Commencement Speaker

Senator Ben Sasse 

Senator Ben Sasse  headshot

Ben Sasse is a fifth-generation Nebraskan with the honor of representing the Cornhusker state in the U.S. Senate. 

Like many Nebraskans, Ben learned about hard work in corn and bean fields at an early age. The son of a coach and a graduate of Fremont High, he was recruited to wrestle at Harvard and subsequently earned a PhD in American history at Yale. An occasional professor, Ben spent most of his work life helping companies and institutions through technological and leadership disruptions. Before coming to the Senate, he was a college president for five years at Midland University, taking over at age 37 and transforming the college into one of the nation’s fastest-growing schools in just three years.

A member of the intelligence, judiciary, finance, and budget committees, Ben is focused on the future of work, the future of war, and the First Amendment. He worries that the Senate lacks urgency about cyber and about the nation’s generational debt crisis.  

 Ben has written two books – one about economies with limited work for teenagers, and the other about the paradox of loneliness and collapsing local community. Both books quickly became national best-sellers.

Baccalaureate Speaker

Mr. Ken Woodley '79

Mr. Ken Woodley headshotKen Woodley, a 1979 graduate of the College, was an award-winning journalist at The Farmville Herald for 36 years, the final 24 years as editor.

Rather than integrate classrooms, Prince Edward County shut down its entire public school system from 1959 to 1964—a fact the 22-year-old Woodley did not know when accepting employment at the then family-owned Farmville Herald after graduation. Nor was he aware that the newspaper’s editorial pages had led the public cry to close schools in “massive resistance” to the U.S. Supreme Court’s Brown decision of 1954. More than 2,000 African American children in the county were left without a formal education in their lives because of the school closures.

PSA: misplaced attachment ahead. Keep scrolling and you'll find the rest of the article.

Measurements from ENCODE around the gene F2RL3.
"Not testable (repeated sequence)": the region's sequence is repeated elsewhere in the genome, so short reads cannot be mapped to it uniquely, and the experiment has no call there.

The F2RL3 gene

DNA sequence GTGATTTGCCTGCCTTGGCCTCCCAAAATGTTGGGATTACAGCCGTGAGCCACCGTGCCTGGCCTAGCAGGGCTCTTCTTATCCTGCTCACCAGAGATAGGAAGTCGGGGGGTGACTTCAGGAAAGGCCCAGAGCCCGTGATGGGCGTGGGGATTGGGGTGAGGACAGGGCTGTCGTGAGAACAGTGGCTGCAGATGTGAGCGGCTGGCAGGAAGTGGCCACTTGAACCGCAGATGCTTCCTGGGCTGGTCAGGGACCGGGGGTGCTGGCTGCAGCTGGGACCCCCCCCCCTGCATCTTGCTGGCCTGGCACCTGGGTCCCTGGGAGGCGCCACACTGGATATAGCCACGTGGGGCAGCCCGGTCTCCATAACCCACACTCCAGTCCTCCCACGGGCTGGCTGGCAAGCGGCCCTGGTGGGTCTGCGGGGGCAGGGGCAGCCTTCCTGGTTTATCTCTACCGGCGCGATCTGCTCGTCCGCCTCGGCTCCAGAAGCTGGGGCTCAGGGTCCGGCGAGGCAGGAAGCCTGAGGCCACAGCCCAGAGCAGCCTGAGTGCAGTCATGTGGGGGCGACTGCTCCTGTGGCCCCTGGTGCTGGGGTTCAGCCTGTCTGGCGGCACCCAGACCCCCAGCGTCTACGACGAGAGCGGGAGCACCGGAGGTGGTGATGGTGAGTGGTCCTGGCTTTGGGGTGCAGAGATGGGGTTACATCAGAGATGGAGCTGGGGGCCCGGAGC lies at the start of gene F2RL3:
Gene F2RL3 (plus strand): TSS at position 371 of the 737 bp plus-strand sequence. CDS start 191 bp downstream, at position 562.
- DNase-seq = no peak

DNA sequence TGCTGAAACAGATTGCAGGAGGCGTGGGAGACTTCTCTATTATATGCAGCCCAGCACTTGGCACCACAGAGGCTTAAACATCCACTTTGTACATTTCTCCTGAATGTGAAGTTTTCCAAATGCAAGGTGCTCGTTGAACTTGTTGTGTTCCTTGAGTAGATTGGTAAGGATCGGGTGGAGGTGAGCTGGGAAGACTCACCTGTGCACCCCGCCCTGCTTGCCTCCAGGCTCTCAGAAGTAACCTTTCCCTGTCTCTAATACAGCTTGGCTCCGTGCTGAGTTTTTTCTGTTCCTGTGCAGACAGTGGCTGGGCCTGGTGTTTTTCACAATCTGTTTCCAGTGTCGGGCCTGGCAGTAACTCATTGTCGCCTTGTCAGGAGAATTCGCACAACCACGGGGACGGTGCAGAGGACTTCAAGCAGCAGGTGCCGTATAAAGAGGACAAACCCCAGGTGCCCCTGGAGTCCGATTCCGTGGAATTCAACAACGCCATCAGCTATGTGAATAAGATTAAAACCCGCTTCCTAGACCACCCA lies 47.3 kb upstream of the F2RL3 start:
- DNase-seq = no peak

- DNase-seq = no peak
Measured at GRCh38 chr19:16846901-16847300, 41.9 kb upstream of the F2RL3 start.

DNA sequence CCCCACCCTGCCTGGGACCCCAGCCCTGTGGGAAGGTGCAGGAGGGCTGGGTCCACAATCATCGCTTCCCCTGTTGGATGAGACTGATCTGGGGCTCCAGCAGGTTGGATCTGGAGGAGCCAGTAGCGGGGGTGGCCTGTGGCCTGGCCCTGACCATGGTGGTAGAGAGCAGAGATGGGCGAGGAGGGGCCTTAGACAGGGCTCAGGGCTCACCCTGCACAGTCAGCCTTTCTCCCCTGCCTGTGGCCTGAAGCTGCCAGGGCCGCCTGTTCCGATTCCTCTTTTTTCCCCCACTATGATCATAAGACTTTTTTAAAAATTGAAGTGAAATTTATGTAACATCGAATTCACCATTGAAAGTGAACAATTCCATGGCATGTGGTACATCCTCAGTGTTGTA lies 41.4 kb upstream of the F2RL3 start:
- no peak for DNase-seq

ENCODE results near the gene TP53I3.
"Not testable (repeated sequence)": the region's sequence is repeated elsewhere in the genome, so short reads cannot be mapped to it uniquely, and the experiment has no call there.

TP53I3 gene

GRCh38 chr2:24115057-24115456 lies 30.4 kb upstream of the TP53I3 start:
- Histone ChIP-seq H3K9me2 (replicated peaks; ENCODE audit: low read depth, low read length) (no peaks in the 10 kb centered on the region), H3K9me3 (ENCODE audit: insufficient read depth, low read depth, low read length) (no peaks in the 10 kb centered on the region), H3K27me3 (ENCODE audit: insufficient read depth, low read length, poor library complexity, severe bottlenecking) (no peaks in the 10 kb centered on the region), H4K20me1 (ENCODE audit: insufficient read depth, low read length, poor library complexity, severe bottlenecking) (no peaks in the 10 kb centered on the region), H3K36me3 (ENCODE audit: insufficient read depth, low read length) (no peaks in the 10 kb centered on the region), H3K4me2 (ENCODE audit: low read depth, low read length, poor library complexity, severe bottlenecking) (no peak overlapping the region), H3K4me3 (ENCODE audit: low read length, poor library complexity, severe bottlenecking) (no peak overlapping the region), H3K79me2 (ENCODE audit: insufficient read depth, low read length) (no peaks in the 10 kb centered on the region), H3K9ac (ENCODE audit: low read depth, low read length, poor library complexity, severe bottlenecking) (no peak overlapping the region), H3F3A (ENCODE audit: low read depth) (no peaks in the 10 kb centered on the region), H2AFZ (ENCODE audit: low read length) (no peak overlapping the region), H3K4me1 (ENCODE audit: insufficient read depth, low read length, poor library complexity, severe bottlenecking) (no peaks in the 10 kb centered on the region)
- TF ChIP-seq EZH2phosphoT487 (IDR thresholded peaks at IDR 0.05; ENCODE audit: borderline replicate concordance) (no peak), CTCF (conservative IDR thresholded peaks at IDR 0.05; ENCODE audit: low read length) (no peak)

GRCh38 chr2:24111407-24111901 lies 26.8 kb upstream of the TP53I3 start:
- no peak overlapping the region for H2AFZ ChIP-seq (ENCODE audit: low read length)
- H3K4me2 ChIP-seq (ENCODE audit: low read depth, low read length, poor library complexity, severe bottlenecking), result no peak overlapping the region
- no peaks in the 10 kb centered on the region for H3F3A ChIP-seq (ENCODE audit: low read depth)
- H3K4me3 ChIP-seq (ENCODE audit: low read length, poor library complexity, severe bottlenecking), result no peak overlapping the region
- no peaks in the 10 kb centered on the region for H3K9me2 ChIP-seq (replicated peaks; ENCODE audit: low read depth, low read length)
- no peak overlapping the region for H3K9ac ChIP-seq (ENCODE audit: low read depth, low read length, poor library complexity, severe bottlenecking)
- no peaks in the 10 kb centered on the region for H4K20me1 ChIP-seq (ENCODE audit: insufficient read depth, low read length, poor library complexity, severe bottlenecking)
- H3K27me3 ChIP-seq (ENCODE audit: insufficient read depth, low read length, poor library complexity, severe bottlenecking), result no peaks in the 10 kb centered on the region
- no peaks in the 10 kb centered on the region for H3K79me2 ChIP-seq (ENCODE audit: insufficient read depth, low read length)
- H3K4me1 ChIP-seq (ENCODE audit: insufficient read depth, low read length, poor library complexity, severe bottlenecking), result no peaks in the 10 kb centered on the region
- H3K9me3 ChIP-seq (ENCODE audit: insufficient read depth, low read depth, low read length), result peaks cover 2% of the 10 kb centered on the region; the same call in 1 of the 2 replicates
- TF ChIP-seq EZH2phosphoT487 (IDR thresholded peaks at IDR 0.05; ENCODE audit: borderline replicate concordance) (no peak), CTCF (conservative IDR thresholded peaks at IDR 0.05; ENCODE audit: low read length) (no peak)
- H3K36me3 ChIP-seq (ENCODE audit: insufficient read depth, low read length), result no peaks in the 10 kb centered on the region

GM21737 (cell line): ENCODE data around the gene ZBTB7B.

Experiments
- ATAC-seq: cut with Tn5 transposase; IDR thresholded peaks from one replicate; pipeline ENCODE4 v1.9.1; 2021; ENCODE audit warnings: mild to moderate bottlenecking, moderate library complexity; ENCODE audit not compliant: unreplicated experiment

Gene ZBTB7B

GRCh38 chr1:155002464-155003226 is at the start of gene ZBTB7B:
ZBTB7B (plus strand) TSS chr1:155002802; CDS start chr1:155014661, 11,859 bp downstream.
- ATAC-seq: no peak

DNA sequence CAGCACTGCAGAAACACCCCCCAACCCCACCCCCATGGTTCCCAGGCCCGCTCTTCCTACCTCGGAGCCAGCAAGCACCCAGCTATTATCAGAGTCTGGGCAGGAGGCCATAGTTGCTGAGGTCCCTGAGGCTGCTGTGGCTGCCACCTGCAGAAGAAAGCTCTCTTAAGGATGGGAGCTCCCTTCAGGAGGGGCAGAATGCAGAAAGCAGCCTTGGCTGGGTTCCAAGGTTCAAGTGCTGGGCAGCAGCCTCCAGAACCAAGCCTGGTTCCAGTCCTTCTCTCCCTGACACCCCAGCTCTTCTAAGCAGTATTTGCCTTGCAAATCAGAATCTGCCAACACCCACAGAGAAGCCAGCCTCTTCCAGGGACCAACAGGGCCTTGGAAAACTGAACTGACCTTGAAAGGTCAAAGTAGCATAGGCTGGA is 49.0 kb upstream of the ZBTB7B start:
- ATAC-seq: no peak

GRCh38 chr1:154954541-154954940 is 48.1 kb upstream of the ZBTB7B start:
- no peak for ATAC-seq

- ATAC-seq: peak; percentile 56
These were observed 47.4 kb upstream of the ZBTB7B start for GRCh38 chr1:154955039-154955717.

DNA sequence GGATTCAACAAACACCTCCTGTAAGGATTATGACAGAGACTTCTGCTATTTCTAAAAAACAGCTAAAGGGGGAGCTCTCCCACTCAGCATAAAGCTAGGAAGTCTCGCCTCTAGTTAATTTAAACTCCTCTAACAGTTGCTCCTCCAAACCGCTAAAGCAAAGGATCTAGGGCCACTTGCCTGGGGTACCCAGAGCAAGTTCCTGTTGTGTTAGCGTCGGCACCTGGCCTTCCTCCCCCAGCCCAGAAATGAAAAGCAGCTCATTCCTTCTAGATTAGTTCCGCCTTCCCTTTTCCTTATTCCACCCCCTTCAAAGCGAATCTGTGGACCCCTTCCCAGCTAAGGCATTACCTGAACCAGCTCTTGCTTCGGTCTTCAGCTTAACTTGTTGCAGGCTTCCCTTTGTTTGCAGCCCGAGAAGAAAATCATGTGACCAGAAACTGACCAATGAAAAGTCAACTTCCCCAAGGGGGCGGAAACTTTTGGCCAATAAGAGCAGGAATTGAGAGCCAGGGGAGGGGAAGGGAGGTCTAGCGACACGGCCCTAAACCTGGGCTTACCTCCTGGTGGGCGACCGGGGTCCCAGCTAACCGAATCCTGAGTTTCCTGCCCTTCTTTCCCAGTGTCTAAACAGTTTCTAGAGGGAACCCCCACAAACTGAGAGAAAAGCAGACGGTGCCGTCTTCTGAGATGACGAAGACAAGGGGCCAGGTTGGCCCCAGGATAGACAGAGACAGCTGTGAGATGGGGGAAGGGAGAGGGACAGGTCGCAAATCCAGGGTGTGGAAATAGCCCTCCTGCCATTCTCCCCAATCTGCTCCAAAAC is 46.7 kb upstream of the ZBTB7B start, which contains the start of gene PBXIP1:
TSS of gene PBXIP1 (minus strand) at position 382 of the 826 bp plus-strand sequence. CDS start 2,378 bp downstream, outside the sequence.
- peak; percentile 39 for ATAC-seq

The Appomattox County resident spent his entire journalistic career at The Farmville Herald, writing and working for racial reconciliation. In 2004, the Virginia General Assembly created the Brown v. Board of Education Scholarship Program and Fund, a reparation proposed by Woodley, who also led the political fight for its passage. The scholarship program has served an estimated 250 of those who had been locked out of school as children.

In 2006, the Society of Professional Journalists, Virginia Pro Chapter, presented Woodley with the George Mason Award for “demonstrating that a community newspaper and a principled editor are relevant and vital parts of civic leadership and for showing that the importance of journalism is not defined by the size of the community or the circulation of the newspaper in which it is practiced.”

Woodley’s The Road to Healing: A Civil Rights Reparations Story in Prince Edward County, Virginia, was published by NewSouth Books in 2019.

A licensed lay preacher in the Episcopal church since 2005, Woodley has written spiritual mediations in Forward Day By Day for the national Episcopal Church’s publishing arm, Forward Movement.

He and his wife, Kim, have two children and one grandchild.